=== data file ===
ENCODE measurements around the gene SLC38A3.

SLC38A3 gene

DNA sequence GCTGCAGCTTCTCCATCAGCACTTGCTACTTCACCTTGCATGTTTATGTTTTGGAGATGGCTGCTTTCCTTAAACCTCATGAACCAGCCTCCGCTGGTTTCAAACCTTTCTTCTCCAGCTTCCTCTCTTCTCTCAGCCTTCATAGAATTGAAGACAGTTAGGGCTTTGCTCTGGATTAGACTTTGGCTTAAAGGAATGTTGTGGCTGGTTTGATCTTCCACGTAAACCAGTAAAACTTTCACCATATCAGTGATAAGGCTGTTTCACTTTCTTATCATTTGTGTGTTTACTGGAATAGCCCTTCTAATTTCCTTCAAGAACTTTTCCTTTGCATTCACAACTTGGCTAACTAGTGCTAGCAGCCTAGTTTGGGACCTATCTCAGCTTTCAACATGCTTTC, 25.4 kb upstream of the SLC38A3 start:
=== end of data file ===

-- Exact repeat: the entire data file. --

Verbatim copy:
ENCODE measurements around the gene SLC38A3.

SLC38A3 gene

DNA sequence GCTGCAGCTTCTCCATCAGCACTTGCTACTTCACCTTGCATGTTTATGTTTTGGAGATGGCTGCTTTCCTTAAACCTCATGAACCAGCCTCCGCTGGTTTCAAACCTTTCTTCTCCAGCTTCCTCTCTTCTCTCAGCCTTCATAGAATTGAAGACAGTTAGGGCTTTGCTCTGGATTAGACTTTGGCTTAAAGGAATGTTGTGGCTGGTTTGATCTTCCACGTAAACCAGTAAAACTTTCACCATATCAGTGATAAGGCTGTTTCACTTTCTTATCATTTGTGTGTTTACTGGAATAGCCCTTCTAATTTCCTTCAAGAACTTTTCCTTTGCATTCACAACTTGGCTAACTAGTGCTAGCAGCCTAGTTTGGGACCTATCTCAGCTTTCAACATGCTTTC, 25.4 kb upstream of the SLC38A3 start: